>> and they were refused, whereby I may accept what you are saying...
>> They never uttered a single word.... Such is its pusillanimity in
>> front of the powerful, while the real job of civil society is to
>> challenge the most powerful.
>> And now, in preparation for the forthcoming Ministerial, when in the
>> civil society advisory group to OECD's committee, an odd voice
>> recently spoke about whether OECD's process is multistakeholder
>> enough, the general consensus was, leave that aside, lets focus on
>> substantive issues!!
>> When we are in a discussion about the global policy stage, suddenly
>> no one can even think of any important enough non ICANN-y
>> Internet-related public policy issues at all - we have spent years
>> wondering whether any or enough of such issues even exist. It is a
>> real joke!.. Just shift the scene, we are at the OECD, and such
>> policy issues roll out like no ones business - work in the Internet
>> age, sharing economy, economics of data, algorithmic economy, policy
>> implications of internet of things, big data and social profiling
>> ........... The list is unending. Civil society itself actively keeps
>> suggesting new policy areas and engaging with them.
>> People like Nick Ashton will actively argue at global forums like
>> this, that no, there is no need to have a separate Internet or
>> digital policies related body, and all such areas can very well be
>> dealt by policy bodies looking at respective impacted domains (work,
>> education, governance, etc) ... But no one tells OECD's Digital
>> Economy Policy Committee that it is superfluous when OECD has about
>> 50 other committees dealing with every possible area, where, by that
>> logic , specific issues of Internet impact could have been adequately
>> dealt with.
>> Lea, you really see nothing contradictory or amiss here!?
>>> Warm wishes,
>>> On Thu, Jan 28, 2016 at 1:13 PM, parminder
>>> <parminder at itforchange.net <mailto:parminder at itforchange.net>> wrote:
>>> On Thursday 28 January 2016 06:32 PM, Carlos Afonso wrote:
>>>> Grande Parm,
>>>> "Global IG civil society" as a monolithic bloc? Could you elaborate?
>>> Dear Carlos,
>>> Nice to hear from you!
>>> I should not have generalised. My apologies. But the civil
>>> society section that engages with OECD's Internet policy
>>> processes is really a pretty big part of the civil society
>>> groups dominant in the global IG space. So, my question may be
>>> taken just as being addressed to this quite big civil society
>>> section, vis a vis their apparently contradictory stand when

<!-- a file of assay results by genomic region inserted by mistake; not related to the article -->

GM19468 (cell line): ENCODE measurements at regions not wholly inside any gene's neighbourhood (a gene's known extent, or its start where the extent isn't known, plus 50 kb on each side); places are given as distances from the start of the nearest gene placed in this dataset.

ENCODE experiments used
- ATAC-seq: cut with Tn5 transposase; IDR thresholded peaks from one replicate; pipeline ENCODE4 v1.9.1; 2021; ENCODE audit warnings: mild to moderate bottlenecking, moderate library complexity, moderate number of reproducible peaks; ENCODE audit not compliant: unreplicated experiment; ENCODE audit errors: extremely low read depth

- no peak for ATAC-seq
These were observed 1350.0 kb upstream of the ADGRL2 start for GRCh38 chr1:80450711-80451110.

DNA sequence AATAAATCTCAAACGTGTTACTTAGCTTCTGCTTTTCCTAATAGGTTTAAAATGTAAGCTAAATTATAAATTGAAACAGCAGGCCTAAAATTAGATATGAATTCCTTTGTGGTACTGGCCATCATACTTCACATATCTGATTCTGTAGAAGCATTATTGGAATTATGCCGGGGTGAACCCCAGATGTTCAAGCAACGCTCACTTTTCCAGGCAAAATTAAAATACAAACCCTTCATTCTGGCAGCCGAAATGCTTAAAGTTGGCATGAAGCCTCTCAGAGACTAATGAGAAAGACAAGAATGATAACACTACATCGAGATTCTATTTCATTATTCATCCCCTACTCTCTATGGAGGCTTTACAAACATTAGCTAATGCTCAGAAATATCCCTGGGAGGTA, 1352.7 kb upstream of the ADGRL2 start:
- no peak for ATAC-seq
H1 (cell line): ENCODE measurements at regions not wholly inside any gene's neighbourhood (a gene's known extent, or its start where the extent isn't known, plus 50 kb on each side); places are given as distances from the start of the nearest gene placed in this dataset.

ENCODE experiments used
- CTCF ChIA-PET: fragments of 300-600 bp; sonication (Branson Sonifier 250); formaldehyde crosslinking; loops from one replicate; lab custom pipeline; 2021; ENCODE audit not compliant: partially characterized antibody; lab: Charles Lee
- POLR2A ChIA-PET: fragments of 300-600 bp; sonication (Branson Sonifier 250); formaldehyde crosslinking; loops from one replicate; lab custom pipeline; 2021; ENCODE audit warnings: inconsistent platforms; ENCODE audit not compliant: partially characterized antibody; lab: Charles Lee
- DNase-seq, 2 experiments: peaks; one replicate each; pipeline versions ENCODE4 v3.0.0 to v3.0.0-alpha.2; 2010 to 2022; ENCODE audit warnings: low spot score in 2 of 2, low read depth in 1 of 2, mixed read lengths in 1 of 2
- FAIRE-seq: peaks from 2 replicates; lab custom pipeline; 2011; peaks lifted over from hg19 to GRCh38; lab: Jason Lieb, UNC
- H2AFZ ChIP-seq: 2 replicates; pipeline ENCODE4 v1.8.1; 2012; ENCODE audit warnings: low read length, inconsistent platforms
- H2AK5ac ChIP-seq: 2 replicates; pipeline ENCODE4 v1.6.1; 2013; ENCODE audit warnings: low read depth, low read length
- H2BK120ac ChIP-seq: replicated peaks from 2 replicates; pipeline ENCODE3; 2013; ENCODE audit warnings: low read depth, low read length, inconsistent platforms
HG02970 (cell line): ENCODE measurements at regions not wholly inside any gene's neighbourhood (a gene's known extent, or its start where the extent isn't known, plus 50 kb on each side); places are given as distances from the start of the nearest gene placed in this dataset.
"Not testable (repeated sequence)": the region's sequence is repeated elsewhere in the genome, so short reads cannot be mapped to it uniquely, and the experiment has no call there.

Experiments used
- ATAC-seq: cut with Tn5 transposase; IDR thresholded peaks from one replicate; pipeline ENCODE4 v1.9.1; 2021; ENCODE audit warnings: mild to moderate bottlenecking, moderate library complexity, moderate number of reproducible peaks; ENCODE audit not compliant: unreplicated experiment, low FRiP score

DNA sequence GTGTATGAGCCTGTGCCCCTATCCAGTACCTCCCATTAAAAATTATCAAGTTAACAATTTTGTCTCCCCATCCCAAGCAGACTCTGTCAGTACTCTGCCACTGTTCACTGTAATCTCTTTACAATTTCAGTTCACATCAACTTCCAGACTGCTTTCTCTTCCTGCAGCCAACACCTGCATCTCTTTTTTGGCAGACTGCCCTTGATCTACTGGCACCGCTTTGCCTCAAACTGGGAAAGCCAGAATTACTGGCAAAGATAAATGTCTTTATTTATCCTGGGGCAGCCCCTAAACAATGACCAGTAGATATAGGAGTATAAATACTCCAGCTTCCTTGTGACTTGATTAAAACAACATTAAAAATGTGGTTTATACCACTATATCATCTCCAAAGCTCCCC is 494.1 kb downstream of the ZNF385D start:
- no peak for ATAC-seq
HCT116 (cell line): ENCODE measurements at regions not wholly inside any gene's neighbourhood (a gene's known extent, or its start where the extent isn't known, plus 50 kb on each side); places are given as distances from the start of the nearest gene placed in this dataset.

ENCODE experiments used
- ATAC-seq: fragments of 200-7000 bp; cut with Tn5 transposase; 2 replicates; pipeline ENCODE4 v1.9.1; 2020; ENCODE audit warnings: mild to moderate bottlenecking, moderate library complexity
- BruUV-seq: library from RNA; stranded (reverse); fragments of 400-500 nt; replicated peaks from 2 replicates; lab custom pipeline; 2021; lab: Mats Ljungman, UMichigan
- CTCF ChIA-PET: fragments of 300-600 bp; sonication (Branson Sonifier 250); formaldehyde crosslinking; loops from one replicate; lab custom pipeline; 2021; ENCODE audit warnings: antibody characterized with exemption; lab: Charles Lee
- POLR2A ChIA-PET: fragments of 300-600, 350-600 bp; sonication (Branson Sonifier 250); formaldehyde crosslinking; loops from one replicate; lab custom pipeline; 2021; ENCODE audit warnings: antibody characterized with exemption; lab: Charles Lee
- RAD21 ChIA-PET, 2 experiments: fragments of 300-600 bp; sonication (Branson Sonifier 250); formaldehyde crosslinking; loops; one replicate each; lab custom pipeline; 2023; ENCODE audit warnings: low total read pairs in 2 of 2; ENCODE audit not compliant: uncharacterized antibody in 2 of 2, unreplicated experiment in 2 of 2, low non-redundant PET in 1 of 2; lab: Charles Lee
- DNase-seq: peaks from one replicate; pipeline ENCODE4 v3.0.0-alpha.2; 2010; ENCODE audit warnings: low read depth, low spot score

>>> they are at the OECD (the club of the rich countries) vis a vis
>>> when they are at the UN (a grouping of all countries) .
>>> best regards, parminder
>>>> fraternal regards
>>>> On 1/28/16 10:00, parminder wrote:
>>>>> Thanks Carolina for compiling this information.
>>>>> As global IG civil society preparesin full enthusiasm to participate in
>>>>> the OECD ministerial on digital economy policy, I would ask what has
>>>>> become my pet question...
>>>>> Why would you not support the same model of Internet policy making if
>>>>> all governments instead of just the 34 richest ones are involved, if the
>>>>> stakeholder participation processes remain exactly the same as with this
>>>>> OECD process? (And that would include your native country, Brazil.)
>>>>> I cant make it simpler.
>>>>> Can all this enthusiasm notbe considered a pro rich countries approach?
>>>>> Not something that behoves global civil society, which is supposed to be
>>>>> on the side of the weaker and marginalised, groups and people.
>>>>> On Thursday 28 January 2016 07:18 AM, Carolina Rossini wrote:
>>>>>> Hi all.
>>>>>> Today, we - at PK- have published a couple of short texts about what
>>>>>> is going on in preparation for the OECD Ministerial Meeting. The
>>>>>> Ministerial will take place in Cancun in June 2016.
>>>>>> We've also included information on how to participate. The most
>>>>>> important step is to become a member of CSISAC, the civil society
>>>>>> coalition that channels the participation and concerns of CS in the
>>>>>> Best, Carol
>>>>>> · OECD Sets the Scene for Future Decades of ICT Policy Development
>>>>>> · Organization for Economic Co-operation and Development
>>>>>> · OECD Ministerial Meetings